Al Manfredi is the father of hip-hop producer Exile, and Blue
Gold is his little-known West Coast rock masterpiece from
1973. Manfredi's dreams of securing a record deal with this
album faded, but he spent the rest of his life recording
music. This version of the album was overseen by Exile.
Born into a musical family Al Manfredi started writing songs when he was child. As a teenager in 1965, he formed the Nuts & Bolts in the
small beach town of San Clemente, California. Inspired by the Kinks, the Beatles and the Byrds, the group separated themselves from the
pack by also performing original material written by Manfredi and band mate Mike Ingram. In late 1966 they changed their name to the Lost
& Found and relocated to Phoenix, Arizona, where they cut a rare single, ''Don't Move Girl'' b/w ''To Catch the Sun,'' which now commands
high coin from '60s garage collectors.
When they returned to San Clemente in early 1967 their music had taken a more psychedelic direction. The Lost & Found were riding high
that year, until tragedy struck. Ingram was found hanged under suspicious circumstances and soon after Lost & Found drummer Mike Ryer
died of cancer at the age of 19. Heartbroken, Manfredi gave up on the band scene completely and moved to Garden Grove to teach at his
family's music store.
But alone, behind closed doors, he kept writing songs and working on his music, recording hours of tapes, often tracking all the instruments
himself. In 1973 he chose six of his best songs, some of them written back in the Lost & Found days, and had them custom-pressed as an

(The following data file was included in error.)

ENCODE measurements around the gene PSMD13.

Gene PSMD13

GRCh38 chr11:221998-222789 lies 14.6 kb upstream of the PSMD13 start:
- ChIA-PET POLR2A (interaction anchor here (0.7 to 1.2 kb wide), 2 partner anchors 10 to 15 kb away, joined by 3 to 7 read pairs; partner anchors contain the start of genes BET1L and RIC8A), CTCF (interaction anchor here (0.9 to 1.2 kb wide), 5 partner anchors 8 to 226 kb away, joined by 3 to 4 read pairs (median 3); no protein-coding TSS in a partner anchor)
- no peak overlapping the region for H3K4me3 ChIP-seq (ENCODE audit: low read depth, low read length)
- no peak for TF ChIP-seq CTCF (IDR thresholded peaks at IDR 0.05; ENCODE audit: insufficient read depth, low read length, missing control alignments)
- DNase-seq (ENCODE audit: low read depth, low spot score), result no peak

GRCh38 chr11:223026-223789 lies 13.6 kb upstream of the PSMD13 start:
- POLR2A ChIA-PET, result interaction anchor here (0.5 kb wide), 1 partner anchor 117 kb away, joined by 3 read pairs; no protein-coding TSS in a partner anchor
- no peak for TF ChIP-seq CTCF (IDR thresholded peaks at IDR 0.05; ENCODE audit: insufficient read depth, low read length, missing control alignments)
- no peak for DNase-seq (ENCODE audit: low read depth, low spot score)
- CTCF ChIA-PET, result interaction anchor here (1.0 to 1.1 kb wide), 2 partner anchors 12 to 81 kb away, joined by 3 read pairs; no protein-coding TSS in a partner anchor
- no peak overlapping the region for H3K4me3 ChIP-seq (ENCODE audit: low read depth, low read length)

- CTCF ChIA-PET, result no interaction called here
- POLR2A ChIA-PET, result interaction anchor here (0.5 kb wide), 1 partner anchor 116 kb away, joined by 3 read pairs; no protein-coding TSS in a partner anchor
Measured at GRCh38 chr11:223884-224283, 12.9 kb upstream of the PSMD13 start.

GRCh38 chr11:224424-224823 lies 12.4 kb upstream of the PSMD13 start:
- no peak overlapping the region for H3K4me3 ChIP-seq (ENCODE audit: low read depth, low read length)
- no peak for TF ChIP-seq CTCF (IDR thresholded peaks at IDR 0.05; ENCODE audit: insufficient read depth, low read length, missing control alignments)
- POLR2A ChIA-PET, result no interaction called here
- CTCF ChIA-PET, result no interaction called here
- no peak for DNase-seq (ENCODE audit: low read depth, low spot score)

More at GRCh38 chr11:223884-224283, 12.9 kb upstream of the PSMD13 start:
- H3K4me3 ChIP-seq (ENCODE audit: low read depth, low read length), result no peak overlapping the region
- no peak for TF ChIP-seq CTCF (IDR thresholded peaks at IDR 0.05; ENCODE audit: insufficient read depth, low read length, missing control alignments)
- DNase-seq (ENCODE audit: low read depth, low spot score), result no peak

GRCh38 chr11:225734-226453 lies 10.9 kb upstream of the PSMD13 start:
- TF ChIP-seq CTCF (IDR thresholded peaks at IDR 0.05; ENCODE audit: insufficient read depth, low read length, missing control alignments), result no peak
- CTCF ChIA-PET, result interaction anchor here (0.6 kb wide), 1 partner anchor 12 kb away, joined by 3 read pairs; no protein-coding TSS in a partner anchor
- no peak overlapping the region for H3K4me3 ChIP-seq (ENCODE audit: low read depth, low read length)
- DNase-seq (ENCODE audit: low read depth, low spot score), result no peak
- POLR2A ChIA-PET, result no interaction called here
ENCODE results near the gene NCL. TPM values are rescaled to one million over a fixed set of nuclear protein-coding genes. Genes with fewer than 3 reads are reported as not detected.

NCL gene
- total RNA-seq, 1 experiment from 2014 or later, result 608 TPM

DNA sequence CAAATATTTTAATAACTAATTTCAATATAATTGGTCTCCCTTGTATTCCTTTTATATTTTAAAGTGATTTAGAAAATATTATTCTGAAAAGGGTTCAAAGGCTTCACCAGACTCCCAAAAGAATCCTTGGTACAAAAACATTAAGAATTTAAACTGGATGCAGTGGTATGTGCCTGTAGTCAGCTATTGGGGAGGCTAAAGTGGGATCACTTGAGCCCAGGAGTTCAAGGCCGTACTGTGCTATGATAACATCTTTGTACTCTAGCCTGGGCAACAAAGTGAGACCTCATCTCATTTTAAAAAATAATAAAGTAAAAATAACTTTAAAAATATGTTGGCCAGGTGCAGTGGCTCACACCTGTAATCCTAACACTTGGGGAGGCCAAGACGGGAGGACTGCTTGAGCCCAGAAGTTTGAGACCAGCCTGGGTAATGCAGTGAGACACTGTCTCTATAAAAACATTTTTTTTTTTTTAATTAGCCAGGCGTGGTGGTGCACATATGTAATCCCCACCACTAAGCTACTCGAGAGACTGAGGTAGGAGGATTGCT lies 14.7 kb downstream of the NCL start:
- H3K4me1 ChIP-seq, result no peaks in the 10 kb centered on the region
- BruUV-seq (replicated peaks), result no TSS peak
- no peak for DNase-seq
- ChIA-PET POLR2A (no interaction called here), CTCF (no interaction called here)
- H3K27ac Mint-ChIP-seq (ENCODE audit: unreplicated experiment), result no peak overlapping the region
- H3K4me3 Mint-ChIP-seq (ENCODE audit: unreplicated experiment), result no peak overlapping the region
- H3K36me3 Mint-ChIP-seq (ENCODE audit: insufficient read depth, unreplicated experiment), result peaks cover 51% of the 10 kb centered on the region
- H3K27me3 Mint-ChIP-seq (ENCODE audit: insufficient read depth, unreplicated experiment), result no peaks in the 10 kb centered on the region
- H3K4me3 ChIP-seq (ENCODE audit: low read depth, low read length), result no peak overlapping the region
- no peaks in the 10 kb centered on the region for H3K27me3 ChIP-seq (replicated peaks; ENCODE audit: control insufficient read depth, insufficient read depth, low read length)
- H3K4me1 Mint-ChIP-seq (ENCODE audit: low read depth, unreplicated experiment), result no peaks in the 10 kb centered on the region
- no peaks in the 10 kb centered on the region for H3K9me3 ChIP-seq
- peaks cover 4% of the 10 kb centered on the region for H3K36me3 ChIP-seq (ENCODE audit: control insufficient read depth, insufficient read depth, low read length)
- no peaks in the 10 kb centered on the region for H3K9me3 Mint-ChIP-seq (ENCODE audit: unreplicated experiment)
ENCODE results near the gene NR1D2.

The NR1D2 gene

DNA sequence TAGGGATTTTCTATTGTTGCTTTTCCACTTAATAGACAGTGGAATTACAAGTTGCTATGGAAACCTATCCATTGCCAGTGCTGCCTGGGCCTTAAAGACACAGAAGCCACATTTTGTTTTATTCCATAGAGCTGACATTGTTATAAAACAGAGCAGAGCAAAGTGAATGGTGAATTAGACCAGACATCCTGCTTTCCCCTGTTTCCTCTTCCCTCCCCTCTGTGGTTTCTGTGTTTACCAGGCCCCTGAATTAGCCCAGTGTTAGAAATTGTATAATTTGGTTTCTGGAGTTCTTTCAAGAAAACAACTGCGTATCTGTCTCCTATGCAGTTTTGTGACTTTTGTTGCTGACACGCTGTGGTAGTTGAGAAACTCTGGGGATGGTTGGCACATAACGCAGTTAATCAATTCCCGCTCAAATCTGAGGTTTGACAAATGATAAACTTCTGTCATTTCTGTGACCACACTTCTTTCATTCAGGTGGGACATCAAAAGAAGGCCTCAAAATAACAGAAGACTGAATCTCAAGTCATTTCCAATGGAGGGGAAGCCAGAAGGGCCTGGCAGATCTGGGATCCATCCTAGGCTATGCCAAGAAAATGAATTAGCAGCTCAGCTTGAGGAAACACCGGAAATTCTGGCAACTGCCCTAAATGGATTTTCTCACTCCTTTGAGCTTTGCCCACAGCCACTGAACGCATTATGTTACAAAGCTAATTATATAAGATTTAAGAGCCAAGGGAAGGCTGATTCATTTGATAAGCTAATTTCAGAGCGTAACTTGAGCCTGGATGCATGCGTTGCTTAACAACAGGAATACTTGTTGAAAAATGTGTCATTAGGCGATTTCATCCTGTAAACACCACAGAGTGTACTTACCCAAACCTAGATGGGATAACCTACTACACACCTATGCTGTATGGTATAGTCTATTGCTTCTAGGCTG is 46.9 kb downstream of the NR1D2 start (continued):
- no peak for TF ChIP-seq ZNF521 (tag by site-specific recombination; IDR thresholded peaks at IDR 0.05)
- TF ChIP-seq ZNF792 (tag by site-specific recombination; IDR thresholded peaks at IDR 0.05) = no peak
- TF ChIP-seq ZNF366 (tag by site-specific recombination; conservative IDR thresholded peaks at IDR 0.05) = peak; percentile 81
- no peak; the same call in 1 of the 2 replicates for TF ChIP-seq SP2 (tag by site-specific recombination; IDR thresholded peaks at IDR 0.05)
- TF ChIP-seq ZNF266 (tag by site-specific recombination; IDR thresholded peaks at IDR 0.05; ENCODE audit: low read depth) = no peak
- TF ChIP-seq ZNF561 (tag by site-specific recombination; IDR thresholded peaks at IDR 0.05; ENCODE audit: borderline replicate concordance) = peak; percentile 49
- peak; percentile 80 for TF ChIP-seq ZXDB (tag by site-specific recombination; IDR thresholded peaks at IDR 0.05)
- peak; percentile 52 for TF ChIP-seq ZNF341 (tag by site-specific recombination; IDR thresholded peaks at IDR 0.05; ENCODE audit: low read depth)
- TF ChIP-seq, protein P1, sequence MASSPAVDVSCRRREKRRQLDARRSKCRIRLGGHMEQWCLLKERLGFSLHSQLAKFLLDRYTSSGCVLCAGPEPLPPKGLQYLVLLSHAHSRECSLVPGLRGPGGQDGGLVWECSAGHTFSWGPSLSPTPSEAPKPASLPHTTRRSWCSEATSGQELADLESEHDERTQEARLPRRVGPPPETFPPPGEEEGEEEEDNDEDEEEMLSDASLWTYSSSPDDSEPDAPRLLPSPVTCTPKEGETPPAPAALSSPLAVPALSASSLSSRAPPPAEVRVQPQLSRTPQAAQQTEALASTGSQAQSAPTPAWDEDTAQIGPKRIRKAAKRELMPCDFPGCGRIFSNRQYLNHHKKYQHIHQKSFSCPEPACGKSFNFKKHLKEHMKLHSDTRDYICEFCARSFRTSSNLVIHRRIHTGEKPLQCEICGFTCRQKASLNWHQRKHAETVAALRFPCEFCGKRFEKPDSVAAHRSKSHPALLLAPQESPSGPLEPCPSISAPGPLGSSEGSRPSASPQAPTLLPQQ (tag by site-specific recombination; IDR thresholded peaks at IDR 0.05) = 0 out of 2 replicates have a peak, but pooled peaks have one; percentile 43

LP. Only a handful of copies were pressed, and most of these were sent out to various record companies in the hope of landing a deal.
Despite the outstanding quality of the music, there were no takers. But decades later, collectors discovered the Al Manfredi album and hailed
it a West Coast rock masterpiece. In his Acid Archives book, Patrick Lundborg called its discovery a deus ex machina and compared it to
David Crosby's first solo album and Hawaii-era Merrell Fankhauser, ''not just the acutely captured mellowness, but the self-confidence and
This little-known West Coast rock masterpiece was rediscovered and celebrated by Acid Archives founder Patrick Lundborg and others
around the time that Manfredi died in 1995. This version of the album, overseen by Manfredi's son Exile, and with Manfredi's story told by
Ugly Things' founder Mike Stax, presents the complete package of an incredible lost and found artist. Contains the album, as originally
issued, on side A with unreleased music on side B.
Gatefold package. Extensive, photo-filled booklet documents the history of the band, their mission, and their arc. Download card included
for WAV files, including bonus tracks.
A1. Of The Sea * A2. I Don't Live Today A3. Five Six * A4. Blue Gold * A5. Foggy Night A6. Empty Of Your Possession B1. What A Way To Be Laughing * B2. Let It Alone B3. Never With You (Acoustic Version) B4. To Catch The Sun * B5. Don't Move Girl